November 15, 2011

Expat-Canadian-turned-DC-insider David Frum writes:

The true locus of opposition to the pipeline is not Nebraska, but California, where big liberal environmentalist donors have seized on the pipeline as a talismanic cause….What will curtailing oilsands accomplish for the environment? Nothing. This is a big planet full of oil, and if the United States does not buy its oil from Canada, it will buy its oil from somebody else.

“Somebody else,” as oil-sands defenders point out, includes Saudi Arabia, Venezuela, and other nations of dubious repute. For all my country’s faults (sorry about Nickelback, OK?), we’re a saner, more reliable ally than any of America other oil suppliers.

It’s a point pro-Keystone Canadians are making by rebranding Alberta’s output as “ethical oil.” Leading the campaign is professional troublemaker Ezra Levant, most famous beyond our borders as “that guy who got charged with printing the Muhammad cartoons.” His latest cause is to undo years of anti-tar-sands propaganda churned out by US-funded environmentalists.

He seeks to do so by appealing to their “progressive” sympathies, pointing out that Alberta’s oil sands account for “just over one-hundredth of one percent of all the greenhouse gases going up into the atmosphere, or 0.015%. Farts emitted from all the cows and pigs on Canada’s farms emit more than that.”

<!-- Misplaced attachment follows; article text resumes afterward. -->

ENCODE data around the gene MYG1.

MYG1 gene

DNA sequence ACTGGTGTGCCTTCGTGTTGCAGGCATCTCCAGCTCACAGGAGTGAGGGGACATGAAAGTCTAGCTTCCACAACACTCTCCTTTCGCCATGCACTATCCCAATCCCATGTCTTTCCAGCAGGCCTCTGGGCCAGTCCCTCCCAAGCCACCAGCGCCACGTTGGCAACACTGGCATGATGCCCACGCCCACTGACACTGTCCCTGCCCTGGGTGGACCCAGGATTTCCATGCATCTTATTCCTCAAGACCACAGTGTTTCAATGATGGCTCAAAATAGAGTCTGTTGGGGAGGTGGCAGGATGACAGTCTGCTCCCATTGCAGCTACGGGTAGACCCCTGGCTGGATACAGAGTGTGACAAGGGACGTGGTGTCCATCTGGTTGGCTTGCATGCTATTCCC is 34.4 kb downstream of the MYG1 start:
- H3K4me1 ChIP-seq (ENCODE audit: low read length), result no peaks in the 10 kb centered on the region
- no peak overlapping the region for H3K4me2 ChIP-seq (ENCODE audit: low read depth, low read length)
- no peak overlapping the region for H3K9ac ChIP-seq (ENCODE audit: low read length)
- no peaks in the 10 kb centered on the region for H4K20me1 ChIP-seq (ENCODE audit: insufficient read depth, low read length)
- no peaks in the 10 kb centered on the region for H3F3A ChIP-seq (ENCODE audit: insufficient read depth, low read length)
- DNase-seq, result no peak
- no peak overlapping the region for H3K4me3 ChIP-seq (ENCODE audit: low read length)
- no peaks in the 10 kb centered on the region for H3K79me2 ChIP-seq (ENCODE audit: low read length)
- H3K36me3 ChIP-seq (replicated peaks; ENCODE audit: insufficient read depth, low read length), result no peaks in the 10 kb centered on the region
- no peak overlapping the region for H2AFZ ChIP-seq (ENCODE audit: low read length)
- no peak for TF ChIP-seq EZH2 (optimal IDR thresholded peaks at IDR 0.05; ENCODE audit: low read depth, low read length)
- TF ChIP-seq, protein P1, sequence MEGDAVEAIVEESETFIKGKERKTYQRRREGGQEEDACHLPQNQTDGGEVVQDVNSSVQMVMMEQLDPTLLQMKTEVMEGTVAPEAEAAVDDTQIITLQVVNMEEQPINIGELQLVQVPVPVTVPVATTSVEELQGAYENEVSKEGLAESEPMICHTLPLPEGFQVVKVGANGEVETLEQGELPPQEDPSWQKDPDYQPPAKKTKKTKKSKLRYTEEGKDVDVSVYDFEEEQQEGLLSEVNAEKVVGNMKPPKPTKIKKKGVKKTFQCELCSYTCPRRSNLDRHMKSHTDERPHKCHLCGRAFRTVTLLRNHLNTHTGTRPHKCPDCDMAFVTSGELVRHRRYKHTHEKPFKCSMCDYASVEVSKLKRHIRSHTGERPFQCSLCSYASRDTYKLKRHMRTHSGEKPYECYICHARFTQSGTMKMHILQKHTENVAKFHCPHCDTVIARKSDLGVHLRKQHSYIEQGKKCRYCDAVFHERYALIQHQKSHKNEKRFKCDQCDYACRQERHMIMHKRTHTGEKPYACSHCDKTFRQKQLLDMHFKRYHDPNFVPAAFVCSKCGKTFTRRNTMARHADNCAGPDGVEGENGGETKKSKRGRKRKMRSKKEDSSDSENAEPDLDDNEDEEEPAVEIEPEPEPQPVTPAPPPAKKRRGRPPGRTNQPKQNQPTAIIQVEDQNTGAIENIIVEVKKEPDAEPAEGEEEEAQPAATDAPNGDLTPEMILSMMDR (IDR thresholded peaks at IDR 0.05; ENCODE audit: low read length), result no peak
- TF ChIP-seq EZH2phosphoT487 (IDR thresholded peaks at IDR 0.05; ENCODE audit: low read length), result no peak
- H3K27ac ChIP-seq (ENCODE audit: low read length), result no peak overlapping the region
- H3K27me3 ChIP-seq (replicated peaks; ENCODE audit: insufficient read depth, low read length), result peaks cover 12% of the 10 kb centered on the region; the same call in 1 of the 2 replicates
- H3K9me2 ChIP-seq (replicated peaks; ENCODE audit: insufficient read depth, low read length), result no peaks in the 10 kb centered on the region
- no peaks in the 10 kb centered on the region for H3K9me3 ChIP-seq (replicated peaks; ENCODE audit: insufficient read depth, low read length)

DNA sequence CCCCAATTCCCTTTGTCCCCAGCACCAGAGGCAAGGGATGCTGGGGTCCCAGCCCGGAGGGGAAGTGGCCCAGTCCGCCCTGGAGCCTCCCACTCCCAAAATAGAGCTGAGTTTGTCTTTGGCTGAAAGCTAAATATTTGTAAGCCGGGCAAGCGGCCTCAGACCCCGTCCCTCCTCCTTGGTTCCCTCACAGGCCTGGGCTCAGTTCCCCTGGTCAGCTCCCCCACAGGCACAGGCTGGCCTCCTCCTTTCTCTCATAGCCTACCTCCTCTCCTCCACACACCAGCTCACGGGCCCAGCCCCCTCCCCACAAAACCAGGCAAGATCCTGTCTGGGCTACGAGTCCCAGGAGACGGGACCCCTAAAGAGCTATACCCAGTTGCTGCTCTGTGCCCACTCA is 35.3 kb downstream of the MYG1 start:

And while it’s true that the air around Fort McMurray, Alberta—oil sands’ ground zero—smells like sulfur and the water tastes awful, diaries of the area’s early pioneers record identical phenomena because, well, there’s oil under the soil. (The local Indians used the plentiful tar bubbling up through the ground to waterproof their canoes.) In other words, the landscape was never postcard-pristine. Even today, Levant claims, only 2% of the area is marred by those undeniably ugly pits left behind after extraction—the pits that provide Greenpeace and others with some of their best fundraising materials.

The area’s “cancer cluster” turned out to be a hoax. The oil sands allow hundreds of the nation’s poorest people—Aboriginals—to earn six-figure salaries. By the way, Fort McMurray’s mayor is female, whereas Saudi women can’t even vote.

That last poke got under the Saudis’ skin. After an “ethical oil” NGO started running TV commercials that contrasted the lives of women in the Kingdom with those in Canada, the Saudis sent a cease-and-desist letter to the Canadian bureau that approves broadcast advertisements. All but one of the nation’s networks quickly dropped the ad.

This week, the commercial begins airing where it most needs to be seen: the United States. Alas, it doesn’t star any celebrities. And the NGO’s mock “counterdemo” outside the White House in September consisted mainly of two performance artists wearing burqas and claiming to be from “Americans4OPEC.”

Maybe we really do need to revisit that “no rioting” thing.



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